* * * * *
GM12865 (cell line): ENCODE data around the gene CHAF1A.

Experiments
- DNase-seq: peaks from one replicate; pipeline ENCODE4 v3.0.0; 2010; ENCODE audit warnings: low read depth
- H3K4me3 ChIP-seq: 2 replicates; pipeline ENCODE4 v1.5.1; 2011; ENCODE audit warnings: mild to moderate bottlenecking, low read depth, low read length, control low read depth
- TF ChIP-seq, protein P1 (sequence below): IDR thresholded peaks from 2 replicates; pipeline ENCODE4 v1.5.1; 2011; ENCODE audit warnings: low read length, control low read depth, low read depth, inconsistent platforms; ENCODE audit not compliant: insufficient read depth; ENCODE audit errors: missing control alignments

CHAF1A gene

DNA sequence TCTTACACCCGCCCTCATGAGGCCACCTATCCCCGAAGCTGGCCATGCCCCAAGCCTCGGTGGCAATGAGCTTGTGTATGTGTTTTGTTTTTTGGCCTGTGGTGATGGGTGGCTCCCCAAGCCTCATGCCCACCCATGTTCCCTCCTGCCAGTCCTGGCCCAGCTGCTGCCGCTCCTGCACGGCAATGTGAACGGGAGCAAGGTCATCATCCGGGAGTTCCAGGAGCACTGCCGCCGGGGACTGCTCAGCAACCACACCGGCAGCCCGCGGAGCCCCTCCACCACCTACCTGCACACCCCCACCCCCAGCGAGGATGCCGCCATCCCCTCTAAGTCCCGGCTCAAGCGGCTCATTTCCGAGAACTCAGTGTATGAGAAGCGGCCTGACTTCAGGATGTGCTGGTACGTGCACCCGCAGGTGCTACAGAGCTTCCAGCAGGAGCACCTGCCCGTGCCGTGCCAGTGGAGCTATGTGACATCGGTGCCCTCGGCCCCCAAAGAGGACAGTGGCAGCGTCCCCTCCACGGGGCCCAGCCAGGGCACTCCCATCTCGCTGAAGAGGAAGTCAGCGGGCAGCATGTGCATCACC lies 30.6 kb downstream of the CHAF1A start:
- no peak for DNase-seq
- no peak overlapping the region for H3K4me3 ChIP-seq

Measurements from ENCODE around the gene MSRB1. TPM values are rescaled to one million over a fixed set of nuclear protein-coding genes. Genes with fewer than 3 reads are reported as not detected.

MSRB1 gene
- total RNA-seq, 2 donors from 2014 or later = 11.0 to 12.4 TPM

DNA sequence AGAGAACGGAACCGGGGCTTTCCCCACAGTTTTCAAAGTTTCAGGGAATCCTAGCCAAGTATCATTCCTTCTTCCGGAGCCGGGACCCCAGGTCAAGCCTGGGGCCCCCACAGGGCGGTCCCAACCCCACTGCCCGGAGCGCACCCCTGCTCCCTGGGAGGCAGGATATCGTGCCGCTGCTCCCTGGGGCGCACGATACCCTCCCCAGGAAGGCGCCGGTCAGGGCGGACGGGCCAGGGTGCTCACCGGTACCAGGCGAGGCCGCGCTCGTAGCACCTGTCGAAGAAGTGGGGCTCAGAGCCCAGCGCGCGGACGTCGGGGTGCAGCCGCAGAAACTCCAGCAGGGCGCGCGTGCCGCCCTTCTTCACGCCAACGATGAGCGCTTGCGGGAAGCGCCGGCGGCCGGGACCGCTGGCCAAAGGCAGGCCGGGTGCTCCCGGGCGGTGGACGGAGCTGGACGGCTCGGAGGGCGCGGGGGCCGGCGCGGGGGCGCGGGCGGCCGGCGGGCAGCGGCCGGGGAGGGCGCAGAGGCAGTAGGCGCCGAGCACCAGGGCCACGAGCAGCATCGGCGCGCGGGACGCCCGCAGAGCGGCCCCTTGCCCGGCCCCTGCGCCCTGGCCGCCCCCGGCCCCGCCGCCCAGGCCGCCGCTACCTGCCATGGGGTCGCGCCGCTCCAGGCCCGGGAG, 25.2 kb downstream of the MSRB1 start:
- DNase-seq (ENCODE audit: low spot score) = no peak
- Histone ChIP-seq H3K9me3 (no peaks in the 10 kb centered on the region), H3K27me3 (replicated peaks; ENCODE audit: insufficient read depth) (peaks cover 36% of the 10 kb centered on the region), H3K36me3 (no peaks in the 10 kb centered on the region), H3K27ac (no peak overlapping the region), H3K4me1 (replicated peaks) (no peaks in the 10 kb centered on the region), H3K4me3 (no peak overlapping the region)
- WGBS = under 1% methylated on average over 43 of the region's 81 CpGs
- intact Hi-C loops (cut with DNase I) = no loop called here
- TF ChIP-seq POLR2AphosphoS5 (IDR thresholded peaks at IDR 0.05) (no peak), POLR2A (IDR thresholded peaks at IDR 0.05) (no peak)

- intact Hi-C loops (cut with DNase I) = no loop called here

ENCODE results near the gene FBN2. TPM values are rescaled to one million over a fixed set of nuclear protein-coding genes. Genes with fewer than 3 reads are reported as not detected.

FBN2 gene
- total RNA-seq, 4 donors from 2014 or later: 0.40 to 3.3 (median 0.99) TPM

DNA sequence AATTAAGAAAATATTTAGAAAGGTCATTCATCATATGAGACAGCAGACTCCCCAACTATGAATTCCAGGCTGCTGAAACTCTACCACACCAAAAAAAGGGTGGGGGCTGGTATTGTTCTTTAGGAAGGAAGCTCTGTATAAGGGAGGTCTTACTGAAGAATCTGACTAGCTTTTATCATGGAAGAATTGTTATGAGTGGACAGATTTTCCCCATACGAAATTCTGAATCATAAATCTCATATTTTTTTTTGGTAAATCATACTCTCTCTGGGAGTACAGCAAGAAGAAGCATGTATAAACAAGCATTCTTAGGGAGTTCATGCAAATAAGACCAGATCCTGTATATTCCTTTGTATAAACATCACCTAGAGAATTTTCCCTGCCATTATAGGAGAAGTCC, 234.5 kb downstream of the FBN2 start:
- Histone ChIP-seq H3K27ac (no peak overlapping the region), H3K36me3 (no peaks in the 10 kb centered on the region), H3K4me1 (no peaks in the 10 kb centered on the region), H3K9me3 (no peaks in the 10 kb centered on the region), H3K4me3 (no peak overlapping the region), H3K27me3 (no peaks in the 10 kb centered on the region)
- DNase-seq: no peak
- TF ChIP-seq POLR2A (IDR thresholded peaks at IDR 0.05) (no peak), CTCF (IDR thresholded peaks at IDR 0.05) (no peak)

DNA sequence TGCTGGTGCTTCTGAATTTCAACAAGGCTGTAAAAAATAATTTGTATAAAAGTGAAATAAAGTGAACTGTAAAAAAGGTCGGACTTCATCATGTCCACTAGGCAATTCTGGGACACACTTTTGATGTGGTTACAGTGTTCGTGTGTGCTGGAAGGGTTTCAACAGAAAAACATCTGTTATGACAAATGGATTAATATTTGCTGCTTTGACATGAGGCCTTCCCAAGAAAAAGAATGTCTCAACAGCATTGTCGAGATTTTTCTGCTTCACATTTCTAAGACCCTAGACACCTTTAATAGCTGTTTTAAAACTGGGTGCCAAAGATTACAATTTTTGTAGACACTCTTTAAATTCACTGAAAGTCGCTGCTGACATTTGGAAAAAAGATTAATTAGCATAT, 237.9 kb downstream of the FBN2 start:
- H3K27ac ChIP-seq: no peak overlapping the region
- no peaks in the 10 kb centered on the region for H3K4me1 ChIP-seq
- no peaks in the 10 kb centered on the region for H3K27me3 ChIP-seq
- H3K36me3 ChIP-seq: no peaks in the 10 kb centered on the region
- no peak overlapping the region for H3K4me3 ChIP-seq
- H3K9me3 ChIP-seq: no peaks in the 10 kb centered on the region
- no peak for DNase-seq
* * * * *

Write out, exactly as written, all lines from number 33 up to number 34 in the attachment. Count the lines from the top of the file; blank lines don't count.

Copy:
- H3K9me3 ChIP-seq: no peaks in the 10 kb centered on the region
- no peak for DNase-seq